Performance Consistency

Performance consistency tells us a lot about the architecture of these SSDs and how they handle internal fragmentation. The reason we do not have consistent IO latency with SSDs is because inevitably all controllers have to do some amount of defragmentation or garbage collection in order to continue operating at high speeds. When and how an SSD decides to run its defrag or cleanup routines directly impacts the user experience as inconsistent performance results in application slowdowns.

To test IO consistency, we fill a secure erased SSD with sequential data to ensure that all user accessible LBAs (Logical Block Addresses) have data associated with them. Next we kick off a 4KB random write workload across all LBAs at a queue depth of 32 using incompressible data. The test is run for just over half an hour and we record instantaneous IOPS every second.

We are also testing drives with added over-provisioning by limiting the LBA range. This gives us a look into the drive’s behavior with varying levels of empty space, which is frankly a more realistic approach for client workloads.

Each of the three graphs has its own purpose. The first one is of the whole duration of the test in log scale. The second and third one zoom into the beginning of steady-state operation (t=1400s) but on different scales: the second one uses log scale for easy comparison whereas the third one uses linear scale for better visualization of differences between drives. Click the dropdown selections below each graph to switch the source data.

For more detailed description of the test and why performance consistency matters, read our original Intel SSD DC S3700 article.

Mushkin Reactor 1TB
Default
25% Over-Provisioning

Despite the use of newer and slightly lower performance 16nm NAND, Reactor's performance consistency is actually marginally better than the other SM2246EN based SSDs we have tested. It's still worse than most of the other drives, but at least the increase in capacity didn't negatively impact the consistency, which happens with some drives.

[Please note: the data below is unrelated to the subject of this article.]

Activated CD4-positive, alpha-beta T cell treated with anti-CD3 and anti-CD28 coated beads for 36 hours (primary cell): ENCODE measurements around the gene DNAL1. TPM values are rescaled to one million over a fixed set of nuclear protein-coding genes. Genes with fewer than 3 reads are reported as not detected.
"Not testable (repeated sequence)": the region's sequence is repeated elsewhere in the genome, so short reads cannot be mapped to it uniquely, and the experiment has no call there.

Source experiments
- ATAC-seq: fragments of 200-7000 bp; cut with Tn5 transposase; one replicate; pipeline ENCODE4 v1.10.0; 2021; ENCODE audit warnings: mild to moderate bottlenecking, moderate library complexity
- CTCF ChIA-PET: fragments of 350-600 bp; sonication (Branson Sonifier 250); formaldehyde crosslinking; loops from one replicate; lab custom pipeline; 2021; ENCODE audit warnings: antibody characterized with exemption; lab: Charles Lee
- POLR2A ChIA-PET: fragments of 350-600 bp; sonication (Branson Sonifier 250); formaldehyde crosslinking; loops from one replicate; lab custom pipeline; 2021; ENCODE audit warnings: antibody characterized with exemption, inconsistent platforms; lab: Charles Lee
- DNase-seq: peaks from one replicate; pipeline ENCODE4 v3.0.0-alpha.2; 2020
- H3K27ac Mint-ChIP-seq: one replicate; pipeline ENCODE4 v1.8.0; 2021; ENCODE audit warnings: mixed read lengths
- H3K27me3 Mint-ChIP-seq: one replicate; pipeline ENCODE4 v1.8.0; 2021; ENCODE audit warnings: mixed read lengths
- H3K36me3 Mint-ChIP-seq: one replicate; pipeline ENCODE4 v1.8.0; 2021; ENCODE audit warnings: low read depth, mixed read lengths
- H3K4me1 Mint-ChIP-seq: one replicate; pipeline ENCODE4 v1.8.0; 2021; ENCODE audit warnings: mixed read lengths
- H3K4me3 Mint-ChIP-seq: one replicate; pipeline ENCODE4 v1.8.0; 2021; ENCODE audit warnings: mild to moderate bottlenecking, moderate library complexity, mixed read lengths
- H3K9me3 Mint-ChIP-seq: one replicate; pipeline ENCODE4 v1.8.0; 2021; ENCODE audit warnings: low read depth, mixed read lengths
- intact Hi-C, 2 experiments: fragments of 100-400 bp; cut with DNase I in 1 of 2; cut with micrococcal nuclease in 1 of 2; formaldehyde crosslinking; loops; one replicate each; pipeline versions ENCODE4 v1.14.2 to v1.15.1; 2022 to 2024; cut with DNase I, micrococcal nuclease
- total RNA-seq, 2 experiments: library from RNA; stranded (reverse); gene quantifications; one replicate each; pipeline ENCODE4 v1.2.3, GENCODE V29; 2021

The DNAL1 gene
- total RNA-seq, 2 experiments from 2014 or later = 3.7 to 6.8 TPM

Transcend SSD370 256GB
Default
25% Over-Provisioning

 

Transcend SSD370 256GB
Default
25% Over-Provisioning


TRIM Validation

To test TRIM, I filled the drive with sequential 128KB data and proceeded with a 30-minute random 4KB write (QD32) workload to put the drive into steady-state. After that I TRIM'ed the drive by issuing a quick format in Windows and ran HD Tach to produce the graph below.

And TRIM works as expected.

Introduction, The Drive & The Test AnandTech Storage Bench 2013
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  • Shadowmaster625 - Friday, February 13, 2015 - link

    That's because SSDs are old and antiquated. NAND should be right on the DIMMs with DRAM, sharing the same bus, the same memory controller, as much of the same hardware as possbile. It should have started 3 years ago and by now we should have had 4GB DRAM + 64GB NAND DIMMs for $120 a pair and 8GB + 128GB for $200 a pair. Reply
  • akrobet - Monday, February 9, 2015 - link

    What is holding back the adoption of NVMe M.2 drives? Reply
  • AnnihilatorX - Monday, February 9, 2015 - link

    I think: Lack of Chipset support, require most recent OSes, lack of boot support, competing standards -> general consumer confusion (SATA Express vs M.2), Rarity of motherboards with M.2, cost.

    There is not one specific reason holding back, but I guess you can just say with all new tech adoption will be low at first, and this would be the explanation.
    Reply
  • galta - Monday, February 9, 2015 - link

    I boot with my Plextor M.2 Reply
  • dgingeri - Monday, February 9, 2015 - link

    The M6e doesn't do NVMe. It's AHCI, which restricts performance somewhat. Reply
  • BillyONeal - Monday, February 9, 2015 - link

    The article says that you don't think the 850 EVO is worth 60 dollars more; but in the list they're the same price. Typo? Reply
  • Kristian Vättö - Monday, February 9, 2015 - link

    Read the full sentence.

    "That said, if the prices go up to $450 again, the Reactor will become a better choice because despite the performance and features I don't find the 850 EVO to be worth $60 more."
    Reply
  • Kristian Vättö - Monday, February 9, 2015 - link

    I also edited it to be more clear now. Reply
  • BillyONeal - Monday, February 9, 2015 - link

    Makes sense. Thanks! Reply
  • Andy Chow - Monday, February 9, 2015 - link

    A 1TB drive with 144 TB endurance? No thanks! Reply

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